Fallen Leaves 5k Series Kicks Off
MONTPELIER – The annual low key Fallen Leaves Race Series returned Saturday morning to Montpelier High School. A field of 29 runners lined up at 9 a.m. to start the 5k out-and-back race on the bike path. Six athletes hailed from the 10 towns covered by the Hardwick Gazette.
Peter Maurais, 35, from Barre, edged out Andy Frakes, 30, from Marshfield to win the race. Their respective times were 19:54 and 20:00. Ultramarathoner Dylan Broderick, 33, from Middlesex, was the fastest female finisher in 21:21. Lauren Purcell, 37, from Williston was the runner-up in 21:55.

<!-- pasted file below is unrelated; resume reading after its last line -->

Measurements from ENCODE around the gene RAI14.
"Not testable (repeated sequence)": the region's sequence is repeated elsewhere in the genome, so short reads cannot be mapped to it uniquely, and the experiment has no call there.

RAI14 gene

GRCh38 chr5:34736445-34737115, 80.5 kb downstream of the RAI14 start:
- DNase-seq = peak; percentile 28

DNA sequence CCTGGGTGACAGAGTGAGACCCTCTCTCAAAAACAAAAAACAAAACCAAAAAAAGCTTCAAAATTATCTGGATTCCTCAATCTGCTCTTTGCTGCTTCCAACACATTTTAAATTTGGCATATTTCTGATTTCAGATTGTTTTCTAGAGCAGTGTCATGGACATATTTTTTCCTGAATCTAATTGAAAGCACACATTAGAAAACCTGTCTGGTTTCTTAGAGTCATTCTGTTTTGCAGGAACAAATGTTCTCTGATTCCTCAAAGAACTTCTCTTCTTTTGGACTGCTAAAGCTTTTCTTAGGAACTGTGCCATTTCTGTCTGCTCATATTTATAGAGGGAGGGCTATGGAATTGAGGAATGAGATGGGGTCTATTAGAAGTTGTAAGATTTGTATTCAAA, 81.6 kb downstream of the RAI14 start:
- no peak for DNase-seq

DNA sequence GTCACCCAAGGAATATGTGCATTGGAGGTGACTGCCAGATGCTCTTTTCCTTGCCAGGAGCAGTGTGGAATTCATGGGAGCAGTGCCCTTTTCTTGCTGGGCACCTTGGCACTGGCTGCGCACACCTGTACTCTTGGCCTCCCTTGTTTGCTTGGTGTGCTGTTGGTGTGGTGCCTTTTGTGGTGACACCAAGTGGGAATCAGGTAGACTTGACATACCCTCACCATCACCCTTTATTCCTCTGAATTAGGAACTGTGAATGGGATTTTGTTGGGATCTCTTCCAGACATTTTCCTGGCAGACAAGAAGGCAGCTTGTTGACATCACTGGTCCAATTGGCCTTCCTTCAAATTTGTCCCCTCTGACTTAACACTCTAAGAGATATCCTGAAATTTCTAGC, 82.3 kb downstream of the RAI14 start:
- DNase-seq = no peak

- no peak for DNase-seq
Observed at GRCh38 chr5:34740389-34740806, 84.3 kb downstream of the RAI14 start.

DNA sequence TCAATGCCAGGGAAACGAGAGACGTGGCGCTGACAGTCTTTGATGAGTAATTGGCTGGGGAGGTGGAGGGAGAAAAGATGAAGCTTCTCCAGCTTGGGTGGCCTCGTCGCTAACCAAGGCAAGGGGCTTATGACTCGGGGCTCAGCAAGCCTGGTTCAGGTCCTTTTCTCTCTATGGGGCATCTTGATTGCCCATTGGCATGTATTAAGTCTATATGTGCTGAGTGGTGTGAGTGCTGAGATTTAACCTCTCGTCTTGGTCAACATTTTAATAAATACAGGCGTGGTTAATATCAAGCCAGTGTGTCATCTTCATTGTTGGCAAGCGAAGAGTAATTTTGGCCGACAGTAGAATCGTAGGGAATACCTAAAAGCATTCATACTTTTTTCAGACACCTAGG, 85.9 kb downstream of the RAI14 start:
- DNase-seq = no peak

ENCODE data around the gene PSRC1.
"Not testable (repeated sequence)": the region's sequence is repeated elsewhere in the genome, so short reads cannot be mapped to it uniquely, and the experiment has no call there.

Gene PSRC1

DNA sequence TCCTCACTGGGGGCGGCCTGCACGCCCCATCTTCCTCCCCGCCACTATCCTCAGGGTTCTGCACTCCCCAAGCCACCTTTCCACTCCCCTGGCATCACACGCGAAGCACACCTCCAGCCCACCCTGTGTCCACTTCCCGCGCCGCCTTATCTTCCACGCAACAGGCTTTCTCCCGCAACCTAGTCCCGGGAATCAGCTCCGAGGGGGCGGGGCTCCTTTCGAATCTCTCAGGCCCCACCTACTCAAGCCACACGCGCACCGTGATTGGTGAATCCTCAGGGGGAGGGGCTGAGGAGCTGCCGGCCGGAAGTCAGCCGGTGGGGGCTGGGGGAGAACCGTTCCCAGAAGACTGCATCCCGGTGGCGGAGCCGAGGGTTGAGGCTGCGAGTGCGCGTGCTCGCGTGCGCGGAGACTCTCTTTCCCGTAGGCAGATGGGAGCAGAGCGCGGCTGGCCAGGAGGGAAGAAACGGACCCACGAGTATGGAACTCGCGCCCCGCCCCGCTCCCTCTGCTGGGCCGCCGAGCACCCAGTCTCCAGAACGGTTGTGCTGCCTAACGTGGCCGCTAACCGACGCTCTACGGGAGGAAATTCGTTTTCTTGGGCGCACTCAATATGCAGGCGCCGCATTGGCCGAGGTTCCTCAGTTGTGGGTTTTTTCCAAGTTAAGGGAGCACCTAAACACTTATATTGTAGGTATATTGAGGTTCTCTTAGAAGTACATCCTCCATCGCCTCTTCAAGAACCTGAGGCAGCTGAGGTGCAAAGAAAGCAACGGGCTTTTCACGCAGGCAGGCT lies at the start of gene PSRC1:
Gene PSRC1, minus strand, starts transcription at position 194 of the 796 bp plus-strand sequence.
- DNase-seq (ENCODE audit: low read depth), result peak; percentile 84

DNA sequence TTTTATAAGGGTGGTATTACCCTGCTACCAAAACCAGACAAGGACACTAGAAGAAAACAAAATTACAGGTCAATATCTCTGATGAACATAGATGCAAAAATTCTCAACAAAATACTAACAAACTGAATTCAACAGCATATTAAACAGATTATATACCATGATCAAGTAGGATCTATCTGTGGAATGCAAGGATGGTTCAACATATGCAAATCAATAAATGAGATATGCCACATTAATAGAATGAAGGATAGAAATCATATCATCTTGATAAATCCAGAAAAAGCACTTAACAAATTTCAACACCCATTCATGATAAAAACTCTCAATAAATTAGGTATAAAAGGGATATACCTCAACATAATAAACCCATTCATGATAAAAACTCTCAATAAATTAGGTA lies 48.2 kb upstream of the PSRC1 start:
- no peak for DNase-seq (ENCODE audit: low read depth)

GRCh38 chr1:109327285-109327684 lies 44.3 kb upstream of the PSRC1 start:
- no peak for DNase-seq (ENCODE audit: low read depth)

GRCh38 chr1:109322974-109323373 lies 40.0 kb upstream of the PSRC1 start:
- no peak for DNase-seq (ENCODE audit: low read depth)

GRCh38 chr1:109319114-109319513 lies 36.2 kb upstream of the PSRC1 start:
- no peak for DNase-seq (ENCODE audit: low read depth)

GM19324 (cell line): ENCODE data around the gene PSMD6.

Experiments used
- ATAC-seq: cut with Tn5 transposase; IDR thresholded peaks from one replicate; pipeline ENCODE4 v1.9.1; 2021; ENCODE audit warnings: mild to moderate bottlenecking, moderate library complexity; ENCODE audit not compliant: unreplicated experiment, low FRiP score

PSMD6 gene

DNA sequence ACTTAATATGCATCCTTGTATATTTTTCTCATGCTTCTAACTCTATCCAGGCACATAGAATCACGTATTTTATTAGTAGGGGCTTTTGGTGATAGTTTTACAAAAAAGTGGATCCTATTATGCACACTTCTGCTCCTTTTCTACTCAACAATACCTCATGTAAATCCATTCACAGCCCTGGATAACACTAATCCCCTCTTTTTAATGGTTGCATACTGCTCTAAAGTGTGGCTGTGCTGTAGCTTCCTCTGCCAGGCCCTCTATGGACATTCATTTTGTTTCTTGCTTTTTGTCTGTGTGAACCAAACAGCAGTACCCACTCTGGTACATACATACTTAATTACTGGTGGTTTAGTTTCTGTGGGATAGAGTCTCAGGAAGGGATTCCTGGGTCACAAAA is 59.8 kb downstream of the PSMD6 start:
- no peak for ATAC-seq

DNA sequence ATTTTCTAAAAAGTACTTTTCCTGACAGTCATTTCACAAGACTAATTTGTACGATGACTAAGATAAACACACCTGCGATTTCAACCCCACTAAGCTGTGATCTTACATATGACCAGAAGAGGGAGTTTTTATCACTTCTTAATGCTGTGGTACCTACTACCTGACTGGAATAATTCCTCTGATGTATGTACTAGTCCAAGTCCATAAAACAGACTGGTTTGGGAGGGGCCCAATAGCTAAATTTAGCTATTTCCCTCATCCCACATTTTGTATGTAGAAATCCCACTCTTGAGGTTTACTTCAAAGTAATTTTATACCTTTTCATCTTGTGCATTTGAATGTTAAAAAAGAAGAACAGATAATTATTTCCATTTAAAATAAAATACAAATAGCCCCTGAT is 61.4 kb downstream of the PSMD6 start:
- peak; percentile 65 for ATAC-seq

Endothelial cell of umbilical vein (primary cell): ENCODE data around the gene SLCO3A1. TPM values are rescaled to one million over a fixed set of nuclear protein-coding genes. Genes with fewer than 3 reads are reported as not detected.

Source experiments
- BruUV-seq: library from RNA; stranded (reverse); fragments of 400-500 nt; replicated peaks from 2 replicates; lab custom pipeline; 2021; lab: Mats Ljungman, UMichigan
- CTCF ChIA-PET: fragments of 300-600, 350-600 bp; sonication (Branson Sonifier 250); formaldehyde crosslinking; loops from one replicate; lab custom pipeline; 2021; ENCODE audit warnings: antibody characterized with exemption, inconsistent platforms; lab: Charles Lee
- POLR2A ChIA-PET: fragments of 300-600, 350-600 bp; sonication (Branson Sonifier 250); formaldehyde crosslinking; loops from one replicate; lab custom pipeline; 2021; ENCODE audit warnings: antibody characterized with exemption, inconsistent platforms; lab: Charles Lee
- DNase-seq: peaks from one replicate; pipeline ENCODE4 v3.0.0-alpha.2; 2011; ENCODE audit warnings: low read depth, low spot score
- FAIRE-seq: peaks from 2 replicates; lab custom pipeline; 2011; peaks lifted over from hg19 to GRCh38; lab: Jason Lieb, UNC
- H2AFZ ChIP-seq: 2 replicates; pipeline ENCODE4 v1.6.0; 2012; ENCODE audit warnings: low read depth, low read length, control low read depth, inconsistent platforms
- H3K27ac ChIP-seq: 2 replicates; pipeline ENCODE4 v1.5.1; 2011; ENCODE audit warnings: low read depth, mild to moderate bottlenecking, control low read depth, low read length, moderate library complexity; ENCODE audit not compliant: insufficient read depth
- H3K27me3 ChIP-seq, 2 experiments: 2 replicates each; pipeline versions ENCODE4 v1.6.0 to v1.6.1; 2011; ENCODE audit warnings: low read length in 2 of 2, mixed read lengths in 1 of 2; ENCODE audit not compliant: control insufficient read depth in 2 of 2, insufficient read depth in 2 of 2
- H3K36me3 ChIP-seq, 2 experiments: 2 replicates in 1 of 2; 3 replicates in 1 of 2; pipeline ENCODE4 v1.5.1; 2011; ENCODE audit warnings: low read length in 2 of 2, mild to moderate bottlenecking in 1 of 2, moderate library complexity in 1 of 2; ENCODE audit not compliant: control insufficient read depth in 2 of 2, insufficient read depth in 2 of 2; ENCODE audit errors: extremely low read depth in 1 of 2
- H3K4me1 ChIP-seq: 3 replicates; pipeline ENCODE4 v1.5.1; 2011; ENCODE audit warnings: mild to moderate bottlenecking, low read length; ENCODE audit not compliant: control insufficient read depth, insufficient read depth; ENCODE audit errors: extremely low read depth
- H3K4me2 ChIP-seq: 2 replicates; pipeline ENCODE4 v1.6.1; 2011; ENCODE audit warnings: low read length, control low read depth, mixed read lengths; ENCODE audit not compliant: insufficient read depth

Brian Burns, 47, from Calais, placed third in 20:55 and first in the M40-49 age group. The 5k event was Burns’ first race since recovering from hip replacement surgery. Michael Giammusso, 51, from Adamant, won the M50-59 age group in 22:20. Mack Gardner-Morse, 62, from Calais, topped the M60-69 age group in 23:10.
Marshfield sisters Bess Powers, 62, and Cathy DuPont, 58, placed second in the F60-69 and F50-59 age groups. Their respective times were 25:36 and 25:44. DuPont coaches cross country at Twinfield Union High School.
The Fallen Leaves Race Series continues on November 11 and November 18. The race entry fee is $5. Day of Race registration is from 8:15 to 8:45 a.m. Start time is 9 a.m. For more information, visit cvrunners.org.